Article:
Despite video gaming becoming more and more popular each year, there is still a shocking amount of ignorant people willing to talk nonsense. They often make up the weirdest things, as well as insult a titanic number of gamers. When one considers how much money the global industry is worth, it is peculiar how dismissive some people are, especially those in the entertainment industry. This subject became more and more relevant to me, because in the last few years I have been asked why I am spending more time watching gaming videos/streams.
For nearly a year I have struggled to use a computer; this is due to wrist repetitive strain injury (RSI), which escalated into extreme left shoulder swelling, then neck, then back pain. I have had RSI for 17 years. I learnt how to manage my condition, but an accident last year resulted in a domino effect upon my body. This combination of issues resulted in months spent in bed resting, unable to do very much, even holding a book was an issue. Hence lots of people asking me how I fill my time, specifically about coping with boredom. With speech recognition software I am able to navigate the web, which allows me to watch gaming videos and streams.
Initially I found the process frustrating, because for the majority of my life I was a hard-core gamer. I wanted to play, not watch. Though the reality of my situation required self-control. Over time being in constant pain eventually becomes the norm, so thoughts like, “Since I am in pain all the time, I might as well play…” creep in, but giving into temptation and playing undermines the healing process.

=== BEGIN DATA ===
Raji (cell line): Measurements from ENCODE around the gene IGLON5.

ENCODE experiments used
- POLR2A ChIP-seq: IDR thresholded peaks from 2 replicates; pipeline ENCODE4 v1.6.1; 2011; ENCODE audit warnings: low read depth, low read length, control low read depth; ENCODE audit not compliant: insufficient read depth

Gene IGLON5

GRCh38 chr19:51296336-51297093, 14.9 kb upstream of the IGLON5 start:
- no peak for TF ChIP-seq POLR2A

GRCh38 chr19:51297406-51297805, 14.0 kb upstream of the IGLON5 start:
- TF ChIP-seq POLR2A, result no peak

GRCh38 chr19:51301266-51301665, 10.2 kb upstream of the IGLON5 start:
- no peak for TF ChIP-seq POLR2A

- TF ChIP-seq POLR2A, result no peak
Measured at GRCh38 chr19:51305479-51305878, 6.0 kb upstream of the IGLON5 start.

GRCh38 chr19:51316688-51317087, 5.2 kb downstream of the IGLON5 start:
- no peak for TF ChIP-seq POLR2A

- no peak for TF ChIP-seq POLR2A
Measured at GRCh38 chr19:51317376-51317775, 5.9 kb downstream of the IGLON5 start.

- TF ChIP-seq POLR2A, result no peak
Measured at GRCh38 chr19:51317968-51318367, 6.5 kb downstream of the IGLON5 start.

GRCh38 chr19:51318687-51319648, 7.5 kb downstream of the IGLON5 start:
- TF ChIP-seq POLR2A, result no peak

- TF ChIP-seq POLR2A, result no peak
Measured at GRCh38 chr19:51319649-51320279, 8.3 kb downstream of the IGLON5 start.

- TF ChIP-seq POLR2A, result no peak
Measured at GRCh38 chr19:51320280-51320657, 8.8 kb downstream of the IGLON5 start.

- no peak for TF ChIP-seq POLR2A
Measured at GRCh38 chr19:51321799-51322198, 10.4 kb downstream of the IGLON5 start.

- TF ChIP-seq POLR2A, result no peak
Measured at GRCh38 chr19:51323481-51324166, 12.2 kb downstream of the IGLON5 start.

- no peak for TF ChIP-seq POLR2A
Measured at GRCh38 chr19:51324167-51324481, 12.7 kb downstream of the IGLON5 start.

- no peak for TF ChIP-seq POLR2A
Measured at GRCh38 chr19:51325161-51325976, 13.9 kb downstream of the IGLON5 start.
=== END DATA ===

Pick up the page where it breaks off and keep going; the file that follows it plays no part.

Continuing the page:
Benefits To Watching Videos
Maybe the viewer has intends to purchase the game, but wants to check the game-play out first. Whilst I used to subscribe to gaming magazines, seeing a game played whilst being reviewed is more informative.
For some people cost is not a big deal, for many it is, and we shouldn’t forget that gaming can be expensive. Add to this the issue of multiple platforms, maybe a person cannot afford to buy everything, most of us have a limited budget, and there are so many great games.
Learning about a game via watching a skilled player can be both informative as well as quite impressive. Never mind how watching failure after failure can also be entertaining. This is the same as watching professional sports, despite what some people might think about gaming being different. Given the massive growth in e-sports I think this aspect of gaming is gaining ground with more people.
Some games are hard to get hold of, having only been released in specific regions, or are extremely old. I also think that watching old classic games has value, especially for game designers, but spending time learning how to play, let alone master, every old game is too much of a time sink.
Most can agree that watching anything entertaining is valid, from a certain point of view. Since tastes are broad, the idea of watching someone else play a game should not seem weird. Obviously if there is a charismatic person involved, or a good amount of group banter, the entertainment value can be amplified. With so many games attempting to be like movies, having high quality cut scenes telling a story, this further validates the point.